The best quote is from Bosma’s Adam Rodenbeck, who says, "If Siri can look at Facebook and help us get around on Twitter, why can't it help get us around the warehouse?"

Click the image below to watch the 3-minute customer story.

https://www.youtube.com/watch?v=Z3ySJKSPVu0

My takeaway from AscentERP: don't underestimate the marketing value of being part of the Salesforce ecosystem.

Buyers Should Ensure Adequate Implementation Support

One thing that none of these four vendors mentioned: a lack of new sales opportunities. In fact, they all indicated that they were awash in new prospects. This is in contrast to some of the traditional ERP vendors who periodically call me to check whether I’ve “heard of anyone looking for software.” It’s always a good sign when a vendor can afford to be picky about the opportunities it chases—it lessens the likelihood that the vendor will get into situations where it cannot compete and improves the chances of success.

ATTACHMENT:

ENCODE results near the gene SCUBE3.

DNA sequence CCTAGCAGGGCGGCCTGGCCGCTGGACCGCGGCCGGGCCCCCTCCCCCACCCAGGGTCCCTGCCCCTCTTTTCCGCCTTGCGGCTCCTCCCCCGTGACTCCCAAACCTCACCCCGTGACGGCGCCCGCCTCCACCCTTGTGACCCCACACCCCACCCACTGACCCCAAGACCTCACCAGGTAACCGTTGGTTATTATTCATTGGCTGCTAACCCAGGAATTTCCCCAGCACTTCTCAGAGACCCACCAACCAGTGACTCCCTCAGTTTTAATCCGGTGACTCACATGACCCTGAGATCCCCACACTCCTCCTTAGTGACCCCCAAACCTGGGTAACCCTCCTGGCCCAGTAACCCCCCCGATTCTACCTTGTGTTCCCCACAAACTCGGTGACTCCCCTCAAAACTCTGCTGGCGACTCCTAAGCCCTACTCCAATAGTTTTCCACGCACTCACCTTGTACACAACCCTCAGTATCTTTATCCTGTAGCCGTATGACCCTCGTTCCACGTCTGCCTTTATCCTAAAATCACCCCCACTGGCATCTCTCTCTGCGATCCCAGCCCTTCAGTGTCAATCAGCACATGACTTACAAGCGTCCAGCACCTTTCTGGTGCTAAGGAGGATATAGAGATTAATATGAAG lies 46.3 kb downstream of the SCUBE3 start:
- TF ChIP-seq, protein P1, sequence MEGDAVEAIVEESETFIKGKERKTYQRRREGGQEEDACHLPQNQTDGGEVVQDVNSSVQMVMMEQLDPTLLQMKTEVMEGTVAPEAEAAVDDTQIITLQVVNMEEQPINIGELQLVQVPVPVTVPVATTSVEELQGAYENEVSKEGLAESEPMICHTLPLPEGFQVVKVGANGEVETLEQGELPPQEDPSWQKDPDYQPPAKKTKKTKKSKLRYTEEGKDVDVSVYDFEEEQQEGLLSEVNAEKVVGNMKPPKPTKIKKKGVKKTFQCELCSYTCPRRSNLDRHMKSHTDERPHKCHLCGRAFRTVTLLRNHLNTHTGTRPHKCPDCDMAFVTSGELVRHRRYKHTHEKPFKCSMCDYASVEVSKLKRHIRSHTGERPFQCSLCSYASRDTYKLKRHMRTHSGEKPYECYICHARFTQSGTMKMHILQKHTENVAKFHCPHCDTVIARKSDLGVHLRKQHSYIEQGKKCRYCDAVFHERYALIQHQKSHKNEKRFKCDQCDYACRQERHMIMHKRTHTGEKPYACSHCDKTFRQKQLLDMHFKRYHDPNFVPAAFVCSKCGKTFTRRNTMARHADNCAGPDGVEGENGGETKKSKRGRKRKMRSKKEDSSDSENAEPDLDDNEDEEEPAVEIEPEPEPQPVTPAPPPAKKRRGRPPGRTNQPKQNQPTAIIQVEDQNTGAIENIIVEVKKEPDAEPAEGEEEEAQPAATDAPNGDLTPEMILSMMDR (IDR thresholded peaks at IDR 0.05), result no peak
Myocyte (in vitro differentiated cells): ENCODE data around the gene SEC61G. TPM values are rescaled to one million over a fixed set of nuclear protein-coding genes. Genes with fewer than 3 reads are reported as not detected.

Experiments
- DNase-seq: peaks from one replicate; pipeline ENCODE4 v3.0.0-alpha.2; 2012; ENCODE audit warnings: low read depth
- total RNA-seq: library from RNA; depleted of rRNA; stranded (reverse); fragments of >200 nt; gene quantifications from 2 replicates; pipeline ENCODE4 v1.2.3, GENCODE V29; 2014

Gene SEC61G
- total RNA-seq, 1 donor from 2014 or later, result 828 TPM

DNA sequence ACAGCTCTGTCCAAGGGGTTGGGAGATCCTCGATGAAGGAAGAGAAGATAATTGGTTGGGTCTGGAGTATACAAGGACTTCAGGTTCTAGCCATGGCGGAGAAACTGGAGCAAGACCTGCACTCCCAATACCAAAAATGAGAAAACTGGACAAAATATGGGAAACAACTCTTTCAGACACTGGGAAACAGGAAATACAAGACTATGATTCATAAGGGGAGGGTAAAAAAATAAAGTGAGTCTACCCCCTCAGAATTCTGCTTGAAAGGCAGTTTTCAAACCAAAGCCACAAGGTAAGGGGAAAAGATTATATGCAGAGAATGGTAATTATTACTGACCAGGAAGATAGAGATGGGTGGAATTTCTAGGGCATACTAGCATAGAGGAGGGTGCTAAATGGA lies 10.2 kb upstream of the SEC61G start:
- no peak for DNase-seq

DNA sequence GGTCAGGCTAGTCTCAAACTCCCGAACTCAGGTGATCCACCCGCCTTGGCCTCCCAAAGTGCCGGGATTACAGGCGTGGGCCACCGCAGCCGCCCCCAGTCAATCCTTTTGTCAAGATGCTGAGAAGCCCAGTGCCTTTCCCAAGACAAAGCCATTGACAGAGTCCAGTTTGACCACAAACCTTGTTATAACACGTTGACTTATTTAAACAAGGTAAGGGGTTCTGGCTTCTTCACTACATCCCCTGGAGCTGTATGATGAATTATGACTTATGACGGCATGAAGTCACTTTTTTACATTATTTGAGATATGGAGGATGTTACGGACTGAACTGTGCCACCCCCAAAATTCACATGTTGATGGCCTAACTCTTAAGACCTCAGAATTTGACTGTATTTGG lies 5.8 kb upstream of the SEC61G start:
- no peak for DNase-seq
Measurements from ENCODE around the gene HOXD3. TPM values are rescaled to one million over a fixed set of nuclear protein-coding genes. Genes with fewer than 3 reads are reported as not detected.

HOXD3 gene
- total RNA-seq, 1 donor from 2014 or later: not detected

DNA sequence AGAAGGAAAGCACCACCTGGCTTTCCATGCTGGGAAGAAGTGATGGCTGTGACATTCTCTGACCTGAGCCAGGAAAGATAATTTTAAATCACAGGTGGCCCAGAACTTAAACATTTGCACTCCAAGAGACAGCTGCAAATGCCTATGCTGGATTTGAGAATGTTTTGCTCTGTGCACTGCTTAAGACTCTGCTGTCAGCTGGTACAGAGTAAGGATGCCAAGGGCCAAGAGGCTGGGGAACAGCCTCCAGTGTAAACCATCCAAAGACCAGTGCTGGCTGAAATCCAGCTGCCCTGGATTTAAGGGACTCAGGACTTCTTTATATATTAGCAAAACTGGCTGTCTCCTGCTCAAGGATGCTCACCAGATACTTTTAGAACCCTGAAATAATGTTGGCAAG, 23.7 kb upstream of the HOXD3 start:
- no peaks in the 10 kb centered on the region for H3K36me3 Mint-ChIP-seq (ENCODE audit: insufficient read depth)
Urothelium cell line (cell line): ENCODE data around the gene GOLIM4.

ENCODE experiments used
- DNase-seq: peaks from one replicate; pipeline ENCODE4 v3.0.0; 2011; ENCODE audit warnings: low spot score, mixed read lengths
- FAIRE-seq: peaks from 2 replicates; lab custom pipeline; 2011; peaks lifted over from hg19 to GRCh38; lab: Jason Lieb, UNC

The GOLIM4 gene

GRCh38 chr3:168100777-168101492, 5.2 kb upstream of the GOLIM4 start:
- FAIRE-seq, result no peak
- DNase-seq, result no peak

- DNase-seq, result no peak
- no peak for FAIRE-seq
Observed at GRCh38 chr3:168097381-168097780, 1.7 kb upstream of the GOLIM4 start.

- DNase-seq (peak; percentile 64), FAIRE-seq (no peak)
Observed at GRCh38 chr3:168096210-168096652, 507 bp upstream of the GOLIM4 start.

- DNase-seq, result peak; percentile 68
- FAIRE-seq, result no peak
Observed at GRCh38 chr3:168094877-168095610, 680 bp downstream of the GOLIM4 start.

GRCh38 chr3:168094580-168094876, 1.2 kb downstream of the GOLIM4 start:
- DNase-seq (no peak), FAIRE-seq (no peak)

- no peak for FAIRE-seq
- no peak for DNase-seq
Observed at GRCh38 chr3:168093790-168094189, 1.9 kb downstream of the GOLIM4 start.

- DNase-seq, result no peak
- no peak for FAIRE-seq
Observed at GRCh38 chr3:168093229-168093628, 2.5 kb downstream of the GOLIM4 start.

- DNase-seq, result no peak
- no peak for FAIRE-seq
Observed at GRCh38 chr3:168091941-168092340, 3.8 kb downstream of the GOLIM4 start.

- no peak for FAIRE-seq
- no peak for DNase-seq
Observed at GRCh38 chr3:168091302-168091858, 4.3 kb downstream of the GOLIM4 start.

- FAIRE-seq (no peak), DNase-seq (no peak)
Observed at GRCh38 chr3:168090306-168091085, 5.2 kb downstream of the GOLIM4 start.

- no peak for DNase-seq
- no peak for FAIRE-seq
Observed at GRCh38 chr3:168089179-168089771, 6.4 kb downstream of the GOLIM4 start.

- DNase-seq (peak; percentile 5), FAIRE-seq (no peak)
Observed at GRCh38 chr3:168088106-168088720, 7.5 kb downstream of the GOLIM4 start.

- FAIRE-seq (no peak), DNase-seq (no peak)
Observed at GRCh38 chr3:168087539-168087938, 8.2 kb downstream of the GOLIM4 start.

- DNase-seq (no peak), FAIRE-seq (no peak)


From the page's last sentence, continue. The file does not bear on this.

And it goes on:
But the the flip side of all these new deals can lead to problems if vendors are not adequately staffed to support them. Generally speaking, I caution clients to be sure they get adequate consulting help when they are considering these vendors. True, these new cloud-only systems are generally easier to implement, but still, they don’t implement themselves. You don't need system admins or DBAs. But you do need consultants who understand how to configure the system and help you implement your processes within it. In some cases, these vendors may have consulting partners that can assist, but they can be stretched as well. It is not an insurmountable problem, but buyers should be sure they get the help they need to have a successful implementation.